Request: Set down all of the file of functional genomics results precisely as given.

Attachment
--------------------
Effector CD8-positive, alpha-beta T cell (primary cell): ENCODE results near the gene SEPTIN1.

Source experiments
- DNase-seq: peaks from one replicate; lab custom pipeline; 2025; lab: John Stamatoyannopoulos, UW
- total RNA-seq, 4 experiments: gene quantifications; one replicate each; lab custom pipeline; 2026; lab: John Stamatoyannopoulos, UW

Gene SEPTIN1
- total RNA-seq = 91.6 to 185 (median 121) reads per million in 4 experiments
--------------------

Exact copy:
Effector CD8-positive, alpha-beta T cell (primary cell): ENCODE results near the gene SEPTIN1.

Source experiments
- DNase-seq: peaks from one replicate; lab custom pipeline; 2025; lab: John Stamatoyannopoulos, UW
- total RNA-seq, 4 experiments: gene quantifications; one replicate each; lab custom pipeline; 2026; lab: John Stamatoyannopoulos, UW

Gene SEPTIN1
- total RNA-seq = 91.6 to 185 (median 121) reads per million in 4 experiments